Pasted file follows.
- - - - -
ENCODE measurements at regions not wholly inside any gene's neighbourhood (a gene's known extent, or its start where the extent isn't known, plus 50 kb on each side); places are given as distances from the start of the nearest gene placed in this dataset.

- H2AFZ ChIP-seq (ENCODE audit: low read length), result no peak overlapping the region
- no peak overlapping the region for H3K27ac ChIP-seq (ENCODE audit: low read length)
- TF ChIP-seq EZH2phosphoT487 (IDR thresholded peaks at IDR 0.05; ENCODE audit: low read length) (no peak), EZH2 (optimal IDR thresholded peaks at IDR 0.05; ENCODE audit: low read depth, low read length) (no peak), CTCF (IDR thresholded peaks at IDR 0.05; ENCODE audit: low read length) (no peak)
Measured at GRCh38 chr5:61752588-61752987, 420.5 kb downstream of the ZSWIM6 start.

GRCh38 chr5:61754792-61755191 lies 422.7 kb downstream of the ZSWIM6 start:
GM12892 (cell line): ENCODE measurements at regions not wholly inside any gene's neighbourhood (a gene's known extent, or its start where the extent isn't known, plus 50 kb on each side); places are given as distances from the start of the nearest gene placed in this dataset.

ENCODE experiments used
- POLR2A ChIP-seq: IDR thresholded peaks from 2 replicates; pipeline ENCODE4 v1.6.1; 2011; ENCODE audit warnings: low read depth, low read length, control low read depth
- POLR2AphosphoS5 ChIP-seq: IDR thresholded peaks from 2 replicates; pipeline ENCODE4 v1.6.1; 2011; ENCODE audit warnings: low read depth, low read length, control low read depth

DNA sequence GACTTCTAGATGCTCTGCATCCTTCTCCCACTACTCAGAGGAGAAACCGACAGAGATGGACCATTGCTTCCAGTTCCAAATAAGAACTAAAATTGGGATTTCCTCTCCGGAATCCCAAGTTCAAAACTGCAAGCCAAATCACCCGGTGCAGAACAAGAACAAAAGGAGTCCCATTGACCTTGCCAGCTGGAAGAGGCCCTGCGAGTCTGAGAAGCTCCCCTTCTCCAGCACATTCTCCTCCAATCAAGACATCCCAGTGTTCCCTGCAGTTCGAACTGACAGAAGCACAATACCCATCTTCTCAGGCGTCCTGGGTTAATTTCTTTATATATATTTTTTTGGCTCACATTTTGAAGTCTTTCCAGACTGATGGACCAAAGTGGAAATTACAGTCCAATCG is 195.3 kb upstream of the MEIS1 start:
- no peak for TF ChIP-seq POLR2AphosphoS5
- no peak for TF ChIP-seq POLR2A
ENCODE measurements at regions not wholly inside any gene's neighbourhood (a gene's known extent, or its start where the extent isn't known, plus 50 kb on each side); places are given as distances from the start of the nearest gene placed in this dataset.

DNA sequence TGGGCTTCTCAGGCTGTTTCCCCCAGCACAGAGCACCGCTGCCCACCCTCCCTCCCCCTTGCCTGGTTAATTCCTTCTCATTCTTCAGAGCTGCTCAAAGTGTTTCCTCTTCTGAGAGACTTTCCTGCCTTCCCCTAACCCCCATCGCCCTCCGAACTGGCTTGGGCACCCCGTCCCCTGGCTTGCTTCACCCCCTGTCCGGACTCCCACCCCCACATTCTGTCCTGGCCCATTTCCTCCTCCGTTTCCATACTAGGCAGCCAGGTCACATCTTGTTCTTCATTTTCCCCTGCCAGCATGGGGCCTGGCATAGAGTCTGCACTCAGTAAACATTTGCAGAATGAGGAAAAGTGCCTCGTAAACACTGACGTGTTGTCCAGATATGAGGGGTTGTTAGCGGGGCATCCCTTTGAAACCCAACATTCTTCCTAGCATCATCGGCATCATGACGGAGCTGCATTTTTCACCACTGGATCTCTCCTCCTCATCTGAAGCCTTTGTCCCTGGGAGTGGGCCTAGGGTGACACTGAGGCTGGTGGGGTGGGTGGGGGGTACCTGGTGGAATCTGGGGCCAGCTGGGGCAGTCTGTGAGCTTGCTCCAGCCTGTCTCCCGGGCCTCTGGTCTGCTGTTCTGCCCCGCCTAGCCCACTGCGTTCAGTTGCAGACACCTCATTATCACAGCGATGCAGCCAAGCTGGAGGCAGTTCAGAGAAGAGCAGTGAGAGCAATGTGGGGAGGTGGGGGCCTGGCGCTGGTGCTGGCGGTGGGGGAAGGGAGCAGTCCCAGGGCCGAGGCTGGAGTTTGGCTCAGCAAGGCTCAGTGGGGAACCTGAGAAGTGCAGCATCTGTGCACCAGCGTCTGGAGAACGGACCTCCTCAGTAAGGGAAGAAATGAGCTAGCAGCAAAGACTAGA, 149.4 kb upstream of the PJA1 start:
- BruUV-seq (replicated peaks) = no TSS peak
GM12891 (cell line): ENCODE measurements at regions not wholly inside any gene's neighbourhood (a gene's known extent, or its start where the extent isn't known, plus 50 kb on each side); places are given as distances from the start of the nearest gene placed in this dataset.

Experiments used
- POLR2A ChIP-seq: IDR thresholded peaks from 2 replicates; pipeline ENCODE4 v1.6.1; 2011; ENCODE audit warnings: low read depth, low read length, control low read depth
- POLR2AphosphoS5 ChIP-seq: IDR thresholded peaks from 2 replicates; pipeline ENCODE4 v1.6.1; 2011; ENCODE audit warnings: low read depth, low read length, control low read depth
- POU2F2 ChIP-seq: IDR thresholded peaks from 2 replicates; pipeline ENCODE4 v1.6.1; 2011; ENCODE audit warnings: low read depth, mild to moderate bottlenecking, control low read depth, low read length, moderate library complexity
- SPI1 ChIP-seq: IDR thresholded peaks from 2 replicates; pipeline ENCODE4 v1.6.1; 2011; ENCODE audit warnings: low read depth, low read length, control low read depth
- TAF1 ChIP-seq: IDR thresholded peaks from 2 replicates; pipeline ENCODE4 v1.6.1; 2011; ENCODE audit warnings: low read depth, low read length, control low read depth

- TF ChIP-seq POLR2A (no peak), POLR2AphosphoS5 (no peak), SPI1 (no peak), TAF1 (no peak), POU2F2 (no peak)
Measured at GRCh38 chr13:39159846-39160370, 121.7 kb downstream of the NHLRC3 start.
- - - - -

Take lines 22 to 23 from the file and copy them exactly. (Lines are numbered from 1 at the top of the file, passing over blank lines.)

- SPI1 ChIP-seq: IDR thresholded peaks from 2 replicates; pipeline ENCODE4 v1.6.1; 2011; ENCODE audit warnings: low read depth, low read length, control low read depth
- TAF1 ChIP-seq: IDR thresholded peaks from 2 replicates; pipeline ENCODE4 v1.6.1; 2011; ENCODE audit warnings: low read depth, low read length, control low read depth